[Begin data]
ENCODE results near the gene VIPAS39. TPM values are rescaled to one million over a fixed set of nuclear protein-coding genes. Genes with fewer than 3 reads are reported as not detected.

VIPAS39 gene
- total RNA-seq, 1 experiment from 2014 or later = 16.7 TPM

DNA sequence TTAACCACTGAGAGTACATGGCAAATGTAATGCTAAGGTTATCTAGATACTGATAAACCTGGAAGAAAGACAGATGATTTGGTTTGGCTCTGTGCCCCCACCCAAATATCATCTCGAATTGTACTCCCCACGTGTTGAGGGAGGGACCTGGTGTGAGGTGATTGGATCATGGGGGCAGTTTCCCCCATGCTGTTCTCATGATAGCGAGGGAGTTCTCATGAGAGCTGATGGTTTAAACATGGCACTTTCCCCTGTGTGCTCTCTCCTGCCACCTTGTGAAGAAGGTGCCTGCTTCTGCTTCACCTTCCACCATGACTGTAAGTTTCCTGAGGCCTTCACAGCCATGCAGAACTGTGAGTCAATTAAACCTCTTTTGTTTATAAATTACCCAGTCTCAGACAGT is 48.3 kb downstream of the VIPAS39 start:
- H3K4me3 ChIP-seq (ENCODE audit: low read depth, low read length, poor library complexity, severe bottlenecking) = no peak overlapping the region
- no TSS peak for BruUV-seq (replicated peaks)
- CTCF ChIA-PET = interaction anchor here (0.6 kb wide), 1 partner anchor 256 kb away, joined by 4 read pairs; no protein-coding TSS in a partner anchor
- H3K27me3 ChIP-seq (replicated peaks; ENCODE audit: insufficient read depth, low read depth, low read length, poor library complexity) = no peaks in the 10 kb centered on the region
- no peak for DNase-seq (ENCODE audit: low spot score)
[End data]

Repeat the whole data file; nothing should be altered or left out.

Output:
ENCODE results near the gene VIPAS39. TPM values are rescaled to one million over a fixed set of nuclear protein-coding genes. Genes with fewer than 3 reads are reported as not detected.

VIPAS39 gene
- total RNA-seq, 1 experiment from 2014 or later = 16.7 TPM

DNA sequence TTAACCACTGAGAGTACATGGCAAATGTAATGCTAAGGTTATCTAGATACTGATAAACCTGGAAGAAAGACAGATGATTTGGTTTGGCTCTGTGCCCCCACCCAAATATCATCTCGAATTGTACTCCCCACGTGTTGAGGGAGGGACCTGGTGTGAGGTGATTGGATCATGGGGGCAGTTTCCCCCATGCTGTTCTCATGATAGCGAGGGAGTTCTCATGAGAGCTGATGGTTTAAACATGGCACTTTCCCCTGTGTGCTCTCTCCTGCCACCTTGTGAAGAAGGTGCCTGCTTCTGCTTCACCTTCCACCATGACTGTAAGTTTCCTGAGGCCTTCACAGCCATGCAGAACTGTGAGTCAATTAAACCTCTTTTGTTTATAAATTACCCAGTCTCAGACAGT is 48.3 kb downstream of the VIPAS39 start:
- H3K4me3 ChIP-seq (ENCODE audit: low read depth, low read length, poor library complexity, severe bottlenecking) = no peak overlapping the region
- no TSS peak for BruUV-seq (replicated peaks)
- CTCF ChIA-PET = interaction anchor here (0.6 kb wide), 1 partner anchor 256 kb away, joined by 4 read pairs; no protein-coding TSS in a partner anchor
- H3K27me3 ChIP-seq (replicated peaks; ENCODE audit: insufficient read depth, low read depth, low read length, poor library complexity) = no peaks in the 10 kb centered on the region
- no peak for DNase-seq (ENCODE audit: low spot score)